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WRX to the Rescue! The 2013 Holiday Gift Guide

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This year’s Holiday Gift Guide was created for one simple reason: to make sure the golfers on your gift list get the coolest golf stuff possible.

Our equipment editors put their heads together and created a list of our favorite golf gear available this holiday season. To make things easier for you, we’ve provided online links for your purchases to help you avoid the chaos of shopping during the holiday season.

The best gifts don’t have to break the bank, but maybe they’ll help your friends and families break 100, 90, 80 or even par this coming golf season, and look good while doing it. Check out this list of 14 gift ideas in three categories: Stocking Stuffers ($60 or less), Game Changers ($200 under) and Big Ticket Items ($299 and up).

Stocking Stuffers: $60 or less

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Titleist golf balls with free personalization

Titleist is offering a rare holiday deal — free personalization on all Titleist golf balls, including NXT Tour, NXT Tour S, Velocity and DT Solo. The free personalization covers three lines of block writing, with 17 characters allowed per line. Imprints can be made with black, blue, red, green or pink. Personalization ideas include full names, initials, nicknames, Twitter usernames (@GolfWRX), Twitter hashtags (#WRXgiftguide), inspirational messages (“Never let the fear of striking out get in your way”), or something more creative/funny (“Warning: Not a Flotation Device”).

Even more customization is allowed for Pro V1 and Pro V1X, where golfers are free to personalize a ball’s number with single or double-digit numbers (00 and 10-99). Individual numbers are also available on NXT Tour and NXT Tour S (1-4); Velocity (1-4 or 00, 11, 22, 33); and DT SoLo (1-4) models, however, an additional charge (usually as little as $1) may apply. Orders can be placed at any Titleist golf ball retailer.

[button color=”red” link=”http://www.titleist.com/teamtitleist/b/tourblog/archive/2013/11/01/free-personalization-on-all-titleist-golf-balls-promotion-returns-for-the-holidays.aspx”]Learn More[/button]

Harvey Penick’s Little Red Book: $18

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This gift, although the cheapest on the list, might pack the biggest punch. It’s required reading for any golfer, and a cold winter is the perfect time for a golfer to catch up on instructional and inspirational reading. Harvey Penick was deemed as the “Socrates of the golf world” by Sports Illustrated. He grew up as a caddy at Austin Country Club, coached the University of Texas Golf Team and was the personal golf coach of countless half of fame golfers including Tom Kite, Ben Crenshaw, Mickey Wright, and Davis Love Jr. The book is packed with knowledge, stories, techniques, golf lessons and life lessons from Penick’s storied career in the world of golf.

[button color=”red” link=”http://www.amazon.com/gp/product/1451683219/ref=as_li_qf_sp_asin_il_tl?ie=UTF8&camp=1789&creative=9325&creativeASIN=1451683219&linkCode=as2&tag=golfwrxcom-20″]Buy Now[/button]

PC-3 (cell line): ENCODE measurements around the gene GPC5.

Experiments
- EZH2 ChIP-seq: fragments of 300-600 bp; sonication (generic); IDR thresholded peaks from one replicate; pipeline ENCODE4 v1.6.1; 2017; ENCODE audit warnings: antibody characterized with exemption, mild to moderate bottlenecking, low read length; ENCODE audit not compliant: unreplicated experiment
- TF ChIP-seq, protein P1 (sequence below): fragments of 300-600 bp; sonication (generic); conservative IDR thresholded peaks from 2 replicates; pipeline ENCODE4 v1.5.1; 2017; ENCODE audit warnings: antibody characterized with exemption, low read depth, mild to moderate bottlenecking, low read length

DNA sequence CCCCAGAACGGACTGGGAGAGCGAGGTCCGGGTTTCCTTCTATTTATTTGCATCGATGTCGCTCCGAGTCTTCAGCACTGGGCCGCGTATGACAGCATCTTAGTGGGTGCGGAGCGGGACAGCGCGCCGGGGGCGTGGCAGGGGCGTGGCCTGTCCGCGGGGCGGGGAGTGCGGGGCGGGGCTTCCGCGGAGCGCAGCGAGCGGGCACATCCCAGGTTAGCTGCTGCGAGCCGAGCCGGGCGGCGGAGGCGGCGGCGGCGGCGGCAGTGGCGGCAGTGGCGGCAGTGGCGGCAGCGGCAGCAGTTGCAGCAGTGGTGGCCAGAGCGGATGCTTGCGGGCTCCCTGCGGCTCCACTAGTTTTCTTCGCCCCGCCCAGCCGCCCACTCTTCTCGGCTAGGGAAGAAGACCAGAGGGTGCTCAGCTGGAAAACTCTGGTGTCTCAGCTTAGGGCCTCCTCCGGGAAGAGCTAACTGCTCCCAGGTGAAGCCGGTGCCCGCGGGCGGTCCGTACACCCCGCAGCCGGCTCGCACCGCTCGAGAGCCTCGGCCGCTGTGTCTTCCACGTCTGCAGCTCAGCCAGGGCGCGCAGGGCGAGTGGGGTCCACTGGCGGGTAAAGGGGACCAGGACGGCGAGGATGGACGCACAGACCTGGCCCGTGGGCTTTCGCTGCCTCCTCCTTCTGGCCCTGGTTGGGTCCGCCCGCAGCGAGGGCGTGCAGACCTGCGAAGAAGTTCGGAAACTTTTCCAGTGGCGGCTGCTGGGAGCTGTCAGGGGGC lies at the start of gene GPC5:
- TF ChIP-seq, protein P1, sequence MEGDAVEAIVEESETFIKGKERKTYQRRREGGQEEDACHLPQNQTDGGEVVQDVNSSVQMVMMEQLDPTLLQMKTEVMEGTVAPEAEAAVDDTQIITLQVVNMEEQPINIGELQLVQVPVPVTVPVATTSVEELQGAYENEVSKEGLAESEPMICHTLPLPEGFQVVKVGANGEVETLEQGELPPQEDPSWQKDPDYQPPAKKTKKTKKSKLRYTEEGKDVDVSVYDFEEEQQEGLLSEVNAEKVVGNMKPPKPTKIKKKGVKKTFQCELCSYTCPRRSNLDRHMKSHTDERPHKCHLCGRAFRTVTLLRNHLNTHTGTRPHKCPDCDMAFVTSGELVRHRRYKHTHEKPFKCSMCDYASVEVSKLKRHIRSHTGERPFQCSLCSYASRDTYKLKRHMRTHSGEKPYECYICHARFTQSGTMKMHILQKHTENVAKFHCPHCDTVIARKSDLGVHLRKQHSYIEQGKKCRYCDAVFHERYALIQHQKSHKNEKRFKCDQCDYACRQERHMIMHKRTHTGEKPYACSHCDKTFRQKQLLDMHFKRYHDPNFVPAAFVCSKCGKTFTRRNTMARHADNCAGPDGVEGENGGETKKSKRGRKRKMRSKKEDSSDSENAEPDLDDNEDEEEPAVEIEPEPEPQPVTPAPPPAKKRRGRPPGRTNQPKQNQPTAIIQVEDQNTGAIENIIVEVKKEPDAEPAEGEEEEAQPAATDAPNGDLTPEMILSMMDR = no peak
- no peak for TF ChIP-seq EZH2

Ping iPing putter cradle: $30

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The iPing app is a free download available in the App Store for the iPhone 5, iPhone 4, iPhone 4s, the iPod touch (4th gen.) and is also a free download on Google play for the Samsung Galaxy S III. The app works with the Ping putter cradle ($30) that holds the mobile device and clips onto the putter shaft. The combination of the app and cradle allow for the player to analyze consistency based on three criteria: stroke type (face rotation), impact angle (putter’s face angle compared to address) and tempo (duration of backswing vs. forward swing). It measures consistency over a period of five strokes, and develops a putting handicap (PHcp) that drops as consistency improves. It’s innovative in both putter fitting (with a recommended putter tab that suggests which Ping putter that fits you best) and stroke improvement. The cradle fits into a stocking and is a no-brainer for any golfer with a smart phone.

[button color=”red” link=”http://www.amazon.com/gp/product/B00AMYMDU4/ref=as_li_qf_sp_asin_il_tl?ie=UTF8&camp=1789&creative=9325&creativeASIN=B00AMYMDU4&linkCode=as2&tag=golfwrxcom-20″]Buy Now[/button]

110% Flat Out Sox compression socks: $60

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Flat Out compression socks target key zones for enhanced support, stabilization and performance. The graphic design on the socks works like kinesiology tape, which supports major muscles, enhances endurance, boosts circulation and provides comfort. The design is a little loud for the golf course when wearing shorts, but with pants it is easily concealed. They are perfect for golfers, who spend 4+ hours walking, twisting and turning on their feet. Get your family, friends and their feet the most innovative compression socks on the market.

[button color=”red” link=”http://110playharder.com/shop/flat-out-sox/”]Buy Now[/button]

Kingmade Jerky: $32 (assorted four pack)

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Kingmade was started by Luke List’s caddy, Jeff King, who made pounds of this mouth-watering jerky in his kitchen and shared it with other caddies and players on the PGA, LPGA and Web.com tours. The taste and tenderness was undeniable, and word spread quickly. Now, it’s in the diets of Tiger Woods, Matt Kuchar and a growing amount of other top golfers. Kingmade Jerky comes available in three flavors (Classic Recipe at 60 calories per serving, Buffalo Style at 50 calories, and Sweet Chili Pepper at 70 calories), each made from tender beef flank steak, rather than the tougher top round steak that most jerky is made from. Jerky is the perfect golf snack because it doesn’t melt, provides sustenance for energy, is easily transported and simply tastes great. Kingmade can be ordered as an Assorted Flavor Four pack ($32), a Single Flavor Six Pack ($48), or a Single Flavor Premium 1 lb bag ($54). See what the professionals are going crazy about by ordering some of this delicious jerky for your loved ones. Maybe they can’t play like Tiger, but they can snack like him!